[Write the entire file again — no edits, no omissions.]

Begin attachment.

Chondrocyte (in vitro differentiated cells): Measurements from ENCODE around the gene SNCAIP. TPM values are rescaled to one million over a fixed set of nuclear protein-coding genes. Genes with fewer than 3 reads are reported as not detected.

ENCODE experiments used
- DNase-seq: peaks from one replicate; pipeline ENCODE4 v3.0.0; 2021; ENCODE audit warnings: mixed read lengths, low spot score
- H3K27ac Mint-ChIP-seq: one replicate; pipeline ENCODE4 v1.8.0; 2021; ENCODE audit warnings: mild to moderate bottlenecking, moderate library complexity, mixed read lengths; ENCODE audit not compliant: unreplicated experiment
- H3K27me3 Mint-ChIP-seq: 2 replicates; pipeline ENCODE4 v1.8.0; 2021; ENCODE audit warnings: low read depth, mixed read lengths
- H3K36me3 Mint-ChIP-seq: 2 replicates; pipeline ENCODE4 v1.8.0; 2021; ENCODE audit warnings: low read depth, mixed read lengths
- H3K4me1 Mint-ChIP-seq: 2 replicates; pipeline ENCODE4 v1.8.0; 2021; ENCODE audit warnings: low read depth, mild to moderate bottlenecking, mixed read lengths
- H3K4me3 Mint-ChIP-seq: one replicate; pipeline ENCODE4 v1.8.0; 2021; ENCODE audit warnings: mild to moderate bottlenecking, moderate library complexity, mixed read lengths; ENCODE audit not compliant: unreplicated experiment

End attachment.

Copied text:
Chondrocyte (in vitro differentiated cells): Measurements from ENCODE around the gene SNCAIP. TPM values are rescaled to one million over a fixed set of nuclear protein-coding genes. Genes with fewer than 3 reads are reported as not detected.

ENCODE experiments used
- DNase-seq: peaks from one replicate; pipeline ENCODE4 v3.0.0; 2021; ENCODE audit warnings: mixed read lengths, low spot score
- H3K27ac Mint-ChIP-seq: one replicate; pipeline ENCODE4 v1.8.0; 2021; ENCODE audit warnings: mild to moderate bottlenecking, moderate library complexity, mixed read lengths; ENCODE audit not compliant: unreplicated experiment
- H3K27me3 Mint-ChIP-seq: 2 replicates; pipeline ENCODE4 v1.8.0; 2021; ENCODE audit warnings: low read depth, mixed read lengths
- H3K36me3 Mint-ChIP-seq: 2 replicates; pipeline ENCODE4 v1.8.0; 2021; ENCODE audit warnings: low read depth, mixed read lengths
- H3K4me1 Mint-ChIP-seq: 2 replicates; pipeline ENCODE4 v1.8.0; 2021; ENCODE audit warnings: low read depth, mild to moderate bottlenecking, mixed read lengths
- H3K4me3 Mint-ChIP-seq: one replicate; pipeline ENCODE4 v1.8.0; 2021; ENCODE audit warnings: mild to moderate bottlenecking, moderate library complexity, mixed read lengths; ENCODE audit not compliant: unreplicated experiment